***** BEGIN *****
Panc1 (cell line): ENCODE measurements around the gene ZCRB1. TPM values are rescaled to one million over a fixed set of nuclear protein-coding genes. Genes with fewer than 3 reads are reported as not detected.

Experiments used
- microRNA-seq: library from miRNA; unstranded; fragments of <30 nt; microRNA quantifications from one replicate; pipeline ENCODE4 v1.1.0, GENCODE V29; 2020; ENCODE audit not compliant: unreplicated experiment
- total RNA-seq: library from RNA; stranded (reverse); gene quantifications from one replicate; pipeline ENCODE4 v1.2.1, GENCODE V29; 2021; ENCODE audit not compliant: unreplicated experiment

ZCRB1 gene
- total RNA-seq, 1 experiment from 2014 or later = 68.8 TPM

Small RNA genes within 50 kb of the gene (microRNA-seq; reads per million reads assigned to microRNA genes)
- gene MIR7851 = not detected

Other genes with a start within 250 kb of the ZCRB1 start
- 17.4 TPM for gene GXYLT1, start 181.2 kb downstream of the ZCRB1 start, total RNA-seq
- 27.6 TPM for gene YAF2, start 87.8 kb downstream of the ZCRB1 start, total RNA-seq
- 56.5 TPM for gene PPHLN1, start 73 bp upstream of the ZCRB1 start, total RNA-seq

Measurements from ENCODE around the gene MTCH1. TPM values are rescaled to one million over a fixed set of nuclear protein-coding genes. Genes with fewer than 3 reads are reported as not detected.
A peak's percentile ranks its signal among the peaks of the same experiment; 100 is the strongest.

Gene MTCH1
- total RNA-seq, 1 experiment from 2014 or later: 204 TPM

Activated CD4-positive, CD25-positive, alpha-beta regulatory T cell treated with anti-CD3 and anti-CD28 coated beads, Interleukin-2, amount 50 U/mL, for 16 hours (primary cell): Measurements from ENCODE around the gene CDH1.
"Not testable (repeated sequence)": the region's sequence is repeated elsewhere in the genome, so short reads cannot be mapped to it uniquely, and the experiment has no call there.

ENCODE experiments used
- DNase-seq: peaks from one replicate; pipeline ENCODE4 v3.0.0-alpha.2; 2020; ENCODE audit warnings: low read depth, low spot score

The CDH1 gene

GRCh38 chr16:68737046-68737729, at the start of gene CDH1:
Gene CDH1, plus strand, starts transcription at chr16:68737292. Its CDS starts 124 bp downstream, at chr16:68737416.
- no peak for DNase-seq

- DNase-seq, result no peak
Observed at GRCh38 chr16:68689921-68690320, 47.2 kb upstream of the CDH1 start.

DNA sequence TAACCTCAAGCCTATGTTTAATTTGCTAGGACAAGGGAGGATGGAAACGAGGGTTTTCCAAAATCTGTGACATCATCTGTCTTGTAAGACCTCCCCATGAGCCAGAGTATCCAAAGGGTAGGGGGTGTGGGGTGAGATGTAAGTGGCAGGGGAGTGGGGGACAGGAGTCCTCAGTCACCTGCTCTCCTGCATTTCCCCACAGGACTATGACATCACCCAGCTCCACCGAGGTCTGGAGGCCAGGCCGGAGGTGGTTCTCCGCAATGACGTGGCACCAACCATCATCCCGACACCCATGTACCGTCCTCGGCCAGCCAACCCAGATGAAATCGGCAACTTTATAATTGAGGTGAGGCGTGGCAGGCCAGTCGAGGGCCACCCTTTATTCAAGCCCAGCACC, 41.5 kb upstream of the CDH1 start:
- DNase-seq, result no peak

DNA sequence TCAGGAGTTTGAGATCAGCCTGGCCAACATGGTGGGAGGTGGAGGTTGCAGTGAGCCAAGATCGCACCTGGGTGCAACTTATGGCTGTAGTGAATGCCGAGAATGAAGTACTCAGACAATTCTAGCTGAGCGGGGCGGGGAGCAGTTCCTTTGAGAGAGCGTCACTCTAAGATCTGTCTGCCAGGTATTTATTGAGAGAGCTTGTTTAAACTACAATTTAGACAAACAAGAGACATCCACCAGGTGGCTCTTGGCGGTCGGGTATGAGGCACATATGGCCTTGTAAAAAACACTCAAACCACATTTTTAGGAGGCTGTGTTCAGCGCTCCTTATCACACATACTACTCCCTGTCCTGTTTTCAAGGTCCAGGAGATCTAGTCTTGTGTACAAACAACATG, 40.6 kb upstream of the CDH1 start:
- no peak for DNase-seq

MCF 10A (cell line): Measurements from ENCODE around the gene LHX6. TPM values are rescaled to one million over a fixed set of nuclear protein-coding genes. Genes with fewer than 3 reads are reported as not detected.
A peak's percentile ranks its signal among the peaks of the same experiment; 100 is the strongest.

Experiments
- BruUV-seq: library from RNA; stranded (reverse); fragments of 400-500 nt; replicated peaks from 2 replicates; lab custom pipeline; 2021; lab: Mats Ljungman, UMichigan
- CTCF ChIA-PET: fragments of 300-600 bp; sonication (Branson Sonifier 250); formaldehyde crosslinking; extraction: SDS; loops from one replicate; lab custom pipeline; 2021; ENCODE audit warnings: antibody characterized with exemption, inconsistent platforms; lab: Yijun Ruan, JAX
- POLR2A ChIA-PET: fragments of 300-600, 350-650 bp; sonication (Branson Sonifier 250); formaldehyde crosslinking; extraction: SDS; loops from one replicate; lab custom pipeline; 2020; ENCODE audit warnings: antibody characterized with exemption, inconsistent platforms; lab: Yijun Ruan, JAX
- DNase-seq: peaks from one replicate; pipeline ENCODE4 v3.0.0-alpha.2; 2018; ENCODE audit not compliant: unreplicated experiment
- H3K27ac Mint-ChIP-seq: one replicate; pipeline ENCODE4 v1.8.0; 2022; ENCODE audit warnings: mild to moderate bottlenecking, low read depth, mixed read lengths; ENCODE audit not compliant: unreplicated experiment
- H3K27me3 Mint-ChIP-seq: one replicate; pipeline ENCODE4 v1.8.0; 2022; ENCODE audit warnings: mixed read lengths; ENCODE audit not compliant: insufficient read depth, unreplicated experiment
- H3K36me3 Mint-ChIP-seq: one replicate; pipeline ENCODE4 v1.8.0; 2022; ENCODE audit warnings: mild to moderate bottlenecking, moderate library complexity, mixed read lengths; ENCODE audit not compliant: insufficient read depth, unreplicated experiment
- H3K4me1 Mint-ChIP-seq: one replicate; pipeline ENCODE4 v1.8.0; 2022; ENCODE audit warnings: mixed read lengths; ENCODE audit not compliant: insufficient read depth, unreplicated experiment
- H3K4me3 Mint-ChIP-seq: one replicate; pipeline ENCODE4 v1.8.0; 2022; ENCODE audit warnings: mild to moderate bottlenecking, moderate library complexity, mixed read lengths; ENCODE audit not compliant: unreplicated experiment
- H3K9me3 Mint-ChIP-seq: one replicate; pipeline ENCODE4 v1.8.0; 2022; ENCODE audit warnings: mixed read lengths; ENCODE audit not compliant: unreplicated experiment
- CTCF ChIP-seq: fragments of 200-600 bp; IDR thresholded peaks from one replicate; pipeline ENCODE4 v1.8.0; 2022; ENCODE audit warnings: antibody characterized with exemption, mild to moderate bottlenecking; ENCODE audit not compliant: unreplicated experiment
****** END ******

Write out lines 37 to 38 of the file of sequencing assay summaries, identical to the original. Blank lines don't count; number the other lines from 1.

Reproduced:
- DNase-seq: peaks from one replicate; pipeline ENCODE4 v3.0.0-alpha.2; 2018; ENCODE audit not compliant: unreplicated experiment
- H3K27ac Mint-ChIP-seq: one replicate; pipeline ENCODE4 v1.8.0; 2022; ENCODE audit warnings: mild to moderate bottlenecking, low read depth, mixed read lengths; ENCODE audit not compliant: unreplicated experiment